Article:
• Week 4: Lactation Transitions: Introducing Solid Foods and Weaning

Lactation Links

Hale Publishing provides several resources about lactation. One of the most popular publications is “Medications & Mothers’ Milk.”

This fact sheet provides general information on the break time requirement for lactating parents in the Patient Protection and Affordable Care Act (“PPACA”), which took effect when the PPACA was signed into law on March 23, 2010 (P.L. 111-148). This law amended Section 7 of the Fair Labor Standards Act (FLSA).

The International Lactation Consultant Association® (ILCA®) is the member association for International Board Certified Lactation Consultants® (IBCLC®) and other healthcare professionals who care for breastfeeding families. ILCA membership is open to all who support and promote breastfeeding. Members may join at any time and do not need to be an IBCLC in order to be a member. Members are also able to find a lactation consultant here.

The mission of MIBFN is to optimize state and community support of lactation by leading collaborative actions for advocacy, education, and coalition building. The organization offers several resources and an “Anytime, Anywhere Project” to support breastfeeding. They also publish a handout called “How Lactation Support Benefits Employers.”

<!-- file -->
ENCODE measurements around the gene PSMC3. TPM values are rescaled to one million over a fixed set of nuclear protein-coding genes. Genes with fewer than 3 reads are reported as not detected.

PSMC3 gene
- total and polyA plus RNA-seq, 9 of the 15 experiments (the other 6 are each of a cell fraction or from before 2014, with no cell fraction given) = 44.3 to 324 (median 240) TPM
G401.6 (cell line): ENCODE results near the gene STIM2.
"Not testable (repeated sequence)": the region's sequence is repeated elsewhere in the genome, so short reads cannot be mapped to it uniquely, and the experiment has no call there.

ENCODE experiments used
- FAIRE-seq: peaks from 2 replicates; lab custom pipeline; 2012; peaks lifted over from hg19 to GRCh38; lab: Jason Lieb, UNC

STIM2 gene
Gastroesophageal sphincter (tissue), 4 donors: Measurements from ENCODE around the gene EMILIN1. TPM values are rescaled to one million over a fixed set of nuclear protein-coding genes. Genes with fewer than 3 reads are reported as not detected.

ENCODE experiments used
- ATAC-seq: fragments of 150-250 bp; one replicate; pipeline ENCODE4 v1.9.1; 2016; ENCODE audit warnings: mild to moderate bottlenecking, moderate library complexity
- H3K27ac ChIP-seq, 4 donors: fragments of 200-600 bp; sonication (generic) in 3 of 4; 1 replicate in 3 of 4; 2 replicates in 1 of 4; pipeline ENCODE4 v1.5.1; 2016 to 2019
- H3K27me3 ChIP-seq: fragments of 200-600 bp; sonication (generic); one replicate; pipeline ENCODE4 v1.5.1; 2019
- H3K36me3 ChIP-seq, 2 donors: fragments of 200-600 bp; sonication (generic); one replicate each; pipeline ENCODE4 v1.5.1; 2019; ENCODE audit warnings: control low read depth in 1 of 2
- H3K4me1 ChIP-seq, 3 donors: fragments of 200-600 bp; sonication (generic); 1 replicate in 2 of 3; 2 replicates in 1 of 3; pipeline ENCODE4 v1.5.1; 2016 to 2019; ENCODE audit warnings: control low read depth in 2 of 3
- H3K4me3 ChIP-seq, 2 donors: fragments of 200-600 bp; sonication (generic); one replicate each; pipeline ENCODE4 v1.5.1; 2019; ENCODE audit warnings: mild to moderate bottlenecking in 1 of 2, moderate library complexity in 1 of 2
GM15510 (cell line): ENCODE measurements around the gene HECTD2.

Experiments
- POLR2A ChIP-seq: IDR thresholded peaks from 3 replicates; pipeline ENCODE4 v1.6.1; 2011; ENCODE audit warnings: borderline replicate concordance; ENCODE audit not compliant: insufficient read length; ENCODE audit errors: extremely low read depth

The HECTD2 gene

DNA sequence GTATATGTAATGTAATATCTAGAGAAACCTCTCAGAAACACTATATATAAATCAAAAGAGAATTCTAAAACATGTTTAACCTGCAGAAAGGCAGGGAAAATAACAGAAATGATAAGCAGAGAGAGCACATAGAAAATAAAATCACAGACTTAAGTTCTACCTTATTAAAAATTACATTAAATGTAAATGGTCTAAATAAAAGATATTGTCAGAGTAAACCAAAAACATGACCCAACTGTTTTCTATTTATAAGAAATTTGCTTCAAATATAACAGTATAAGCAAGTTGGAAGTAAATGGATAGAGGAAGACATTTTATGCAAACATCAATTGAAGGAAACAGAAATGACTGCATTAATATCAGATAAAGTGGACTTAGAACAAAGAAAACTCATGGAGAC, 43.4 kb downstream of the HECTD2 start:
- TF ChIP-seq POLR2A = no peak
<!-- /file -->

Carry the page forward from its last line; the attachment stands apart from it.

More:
The Capital Area Breastfeeding Coalition helps foster lactation in and around Lansing, Michigan. The coalition is one of a number of organizations under the statewide Michigan Breastfeeding Network.

The information you need to know now, when it comes to lactating to feed your baby. Get tips on prepping, pumping, managing feedings while traveling with your little one, and much more.